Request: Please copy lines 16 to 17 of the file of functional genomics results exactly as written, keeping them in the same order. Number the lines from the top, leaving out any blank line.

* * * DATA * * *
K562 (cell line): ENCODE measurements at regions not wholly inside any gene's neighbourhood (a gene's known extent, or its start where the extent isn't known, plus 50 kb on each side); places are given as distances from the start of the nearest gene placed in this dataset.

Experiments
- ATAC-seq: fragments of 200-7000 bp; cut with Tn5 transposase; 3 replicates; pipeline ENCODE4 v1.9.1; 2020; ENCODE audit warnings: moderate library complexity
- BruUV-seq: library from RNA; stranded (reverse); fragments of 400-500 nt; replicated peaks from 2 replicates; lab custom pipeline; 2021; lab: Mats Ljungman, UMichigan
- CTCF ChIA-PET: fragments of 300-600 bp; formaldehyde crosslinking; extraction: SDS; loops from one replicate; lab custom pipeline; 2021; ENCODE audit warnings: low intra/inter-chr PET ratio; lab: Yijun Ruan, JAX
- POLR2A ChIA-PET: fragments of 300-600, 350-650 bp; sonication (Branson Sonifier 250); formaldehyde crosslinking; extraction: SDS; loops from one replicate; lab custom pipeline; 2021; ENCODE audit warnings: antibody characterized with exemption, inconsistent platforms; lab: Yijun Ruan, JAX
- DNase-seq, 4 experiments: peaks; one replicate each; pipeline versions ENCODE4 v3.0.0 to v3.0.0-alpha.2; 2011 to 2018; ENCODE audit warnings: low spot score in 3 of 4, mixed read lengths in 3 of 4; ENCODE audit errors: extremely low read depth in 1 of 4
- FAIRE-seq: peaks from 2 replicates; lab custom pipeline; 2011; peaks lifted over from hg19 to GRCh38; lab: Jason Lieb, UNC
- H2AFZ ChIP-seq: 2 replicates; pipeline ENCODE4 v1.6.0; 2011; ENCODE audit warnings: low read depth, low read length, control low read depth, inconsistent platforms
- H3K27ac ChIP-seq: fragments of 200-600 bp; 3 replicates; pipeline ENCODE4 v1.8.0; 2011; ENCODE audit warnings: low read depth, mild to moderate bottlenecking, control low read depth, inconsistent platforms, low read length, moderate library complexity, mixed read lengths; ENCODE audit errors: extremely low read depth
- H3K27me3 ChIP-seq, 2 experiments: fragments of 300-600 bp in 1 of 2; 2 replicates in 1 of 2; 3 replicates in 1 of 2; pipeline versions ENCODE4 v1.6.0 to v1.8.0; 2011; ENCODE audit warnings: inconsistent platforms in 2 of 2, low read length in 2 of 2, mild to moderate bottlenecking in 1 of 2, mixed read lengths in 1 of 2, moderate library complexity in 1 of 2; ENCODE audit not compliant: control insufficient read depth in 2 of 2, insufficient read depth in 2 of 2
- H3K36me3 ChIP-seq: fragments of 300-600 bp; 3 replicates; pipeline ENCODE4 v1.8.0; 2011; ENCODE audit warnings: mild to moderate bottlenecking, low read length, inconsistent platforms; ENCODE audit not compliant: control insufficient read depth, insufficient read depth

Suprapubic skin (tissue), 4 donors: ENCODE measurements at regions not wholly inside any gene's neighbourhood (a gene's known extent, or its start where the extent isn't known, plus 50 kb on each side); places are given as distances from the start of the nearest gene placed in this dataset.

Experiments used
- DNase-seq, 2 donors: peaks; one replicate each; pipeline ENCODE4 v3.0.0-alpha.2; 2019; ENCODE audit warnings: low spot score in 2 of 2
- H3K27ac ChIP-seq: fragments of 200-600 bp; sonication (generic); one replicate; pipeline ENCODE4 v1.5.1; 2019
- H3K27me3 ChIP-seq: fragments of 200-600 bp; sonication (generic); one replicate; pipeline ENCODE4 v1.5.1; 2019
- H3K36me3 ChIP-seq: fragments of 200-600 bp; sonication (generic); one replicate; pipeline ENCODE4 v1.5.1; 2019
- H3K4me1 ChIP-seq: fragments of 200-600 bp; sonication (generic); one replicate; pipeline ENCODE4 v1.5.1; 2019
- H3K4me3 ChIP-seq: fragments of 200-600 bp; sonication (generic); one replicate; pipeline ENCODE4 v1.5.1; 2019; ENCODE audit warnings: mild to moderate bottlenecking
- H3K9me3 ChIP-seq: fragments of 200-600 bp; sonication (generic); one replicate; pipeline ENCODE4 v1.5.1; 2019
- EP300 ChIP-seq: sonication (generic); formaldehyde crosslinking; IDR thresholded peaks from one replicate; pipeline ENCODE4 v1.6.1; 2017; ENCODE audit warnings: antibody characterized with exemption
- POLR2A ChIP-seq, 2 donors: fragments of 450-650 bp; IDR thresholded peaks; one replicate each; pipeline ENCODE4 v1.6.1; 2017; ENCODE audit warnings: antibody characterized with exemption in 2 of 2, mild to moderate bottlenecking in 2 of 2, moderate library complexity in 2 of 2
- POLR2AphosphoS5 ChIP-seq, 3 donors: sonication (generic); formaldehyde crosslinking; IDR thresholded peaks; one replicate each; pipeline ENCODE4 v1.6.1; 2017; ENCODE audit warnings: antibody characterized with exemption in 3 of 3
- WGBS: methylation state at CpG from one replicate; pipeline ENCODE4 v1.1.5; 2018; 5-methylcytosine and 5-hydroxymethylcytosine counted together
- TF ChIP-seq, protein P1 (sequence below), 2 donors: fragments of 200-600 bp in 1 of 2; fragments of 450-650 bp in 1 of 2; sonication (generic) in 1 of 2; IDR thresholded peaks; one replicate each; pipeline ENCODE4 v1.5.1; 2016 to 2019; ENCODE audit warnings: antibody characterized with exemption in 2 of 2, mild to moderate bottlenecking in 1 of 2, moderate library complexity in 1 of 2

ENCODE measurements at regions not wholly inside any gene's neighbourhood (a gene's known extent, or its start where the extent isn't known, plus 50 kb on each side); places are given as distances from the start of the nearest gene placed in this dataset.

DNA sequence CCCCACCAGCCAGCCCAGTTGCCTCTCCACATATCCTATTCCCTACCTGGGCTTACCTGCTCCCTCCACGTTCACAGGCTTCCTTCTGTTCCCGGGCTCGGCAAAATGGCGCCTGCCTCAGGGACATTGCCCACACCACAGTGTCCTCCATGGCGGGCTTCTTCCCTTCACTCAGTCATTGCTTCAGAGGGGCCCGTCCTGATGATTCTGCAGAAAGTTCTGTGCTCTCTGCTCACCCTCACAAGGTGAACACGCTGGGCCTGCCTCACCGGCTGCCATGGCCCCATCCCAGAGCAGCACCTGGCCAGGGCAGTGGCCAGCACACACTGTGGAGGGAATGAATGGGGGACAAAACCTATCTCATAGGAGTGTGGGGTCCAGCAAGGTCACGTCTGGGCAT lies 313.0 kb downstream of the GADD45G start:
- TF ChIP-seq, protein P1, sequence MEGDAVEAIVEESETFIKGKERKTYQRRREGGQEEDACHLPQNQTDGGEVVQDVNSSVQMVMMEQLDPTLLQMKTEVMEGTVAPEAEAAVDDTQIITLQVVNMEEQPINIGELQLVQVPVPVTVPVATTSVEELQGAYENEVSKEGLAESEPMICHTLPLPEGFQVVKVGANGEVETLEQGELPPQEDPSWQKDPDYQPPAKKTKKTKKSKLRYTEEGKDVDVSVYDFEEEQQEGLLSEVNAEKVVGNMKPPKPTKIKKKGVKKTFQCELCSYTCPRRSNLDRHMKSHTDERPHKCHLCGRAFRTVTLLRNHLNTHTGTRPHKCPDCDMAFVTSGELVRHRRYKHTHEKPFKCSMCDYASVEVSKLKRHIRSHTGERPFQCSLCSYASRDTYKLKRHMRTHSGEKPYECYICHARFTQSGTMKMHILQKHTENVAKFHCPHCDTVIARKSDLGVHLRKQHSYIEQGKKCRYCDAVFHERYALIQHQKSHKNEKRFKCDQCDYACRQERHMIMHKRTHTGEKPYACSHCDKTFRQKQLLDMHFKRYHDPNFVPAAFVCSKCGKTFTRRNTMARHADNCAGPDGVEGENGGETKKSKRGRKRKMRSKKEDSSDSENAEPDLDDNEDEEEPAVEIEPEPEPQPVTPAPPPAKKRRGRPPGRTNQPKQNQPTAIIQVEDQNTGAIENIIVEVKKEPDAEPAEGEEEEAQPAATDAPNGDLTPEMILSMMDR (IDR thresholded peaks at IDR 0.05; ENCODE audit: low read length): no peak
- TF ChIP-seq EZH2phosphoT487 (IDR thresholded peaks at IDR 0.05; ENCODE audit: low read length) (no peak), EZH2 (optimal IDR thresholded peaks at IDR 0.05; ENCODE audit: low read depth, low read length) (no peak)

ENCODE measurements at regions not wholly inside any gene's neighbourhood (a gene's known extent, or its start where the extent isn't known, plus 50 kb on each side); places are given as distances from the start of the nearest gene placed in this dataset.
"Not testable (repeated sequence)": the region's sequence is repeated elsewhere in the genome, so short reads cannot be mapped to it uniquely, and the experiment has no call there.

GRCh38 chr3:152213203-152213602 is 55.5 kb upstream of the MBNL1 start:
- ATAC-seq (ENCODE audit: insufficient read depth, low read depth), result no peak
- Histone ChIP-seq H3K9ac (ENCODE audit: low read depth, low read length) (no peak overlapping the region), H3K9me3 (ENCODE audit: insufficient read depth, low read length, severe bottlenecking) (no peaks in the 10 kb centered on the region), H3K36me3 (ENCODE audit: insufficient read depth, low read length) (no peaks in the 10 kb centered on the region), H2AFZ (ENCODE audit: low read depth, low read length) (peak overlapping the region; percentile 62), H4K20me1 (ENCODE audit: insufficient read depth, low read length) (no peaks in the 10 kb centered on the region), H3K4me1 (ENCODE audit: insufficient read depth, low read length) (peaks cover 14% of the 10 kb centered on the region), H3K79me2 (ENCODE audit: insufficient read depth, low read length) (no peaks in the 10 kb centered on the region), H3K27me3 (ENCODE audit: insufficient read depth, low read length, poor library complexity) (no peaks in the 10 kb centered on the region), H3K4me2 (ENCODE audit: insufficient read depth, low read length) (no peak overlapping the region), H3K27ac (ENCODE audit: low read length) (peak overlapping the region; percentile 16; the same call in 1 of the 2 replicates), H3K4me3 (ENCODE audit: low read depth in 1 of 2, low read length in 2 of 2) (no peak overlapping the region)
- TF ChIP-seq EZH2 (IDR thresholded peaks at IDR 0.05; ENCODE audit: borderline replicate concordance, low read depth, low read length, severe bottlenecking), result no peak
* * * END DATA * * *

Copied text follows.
- H3K27ac ChIP-seq: fragments of 200-600 bp; sonication (generic); one replicate; pipeline ENCODE4 v1.5.1; 2019
- H3K27me3 ChIP-seq: fragments of 200-600 bp; sonication (generic); one replicate; pipeline ENCODE4 v1.5.1; 2019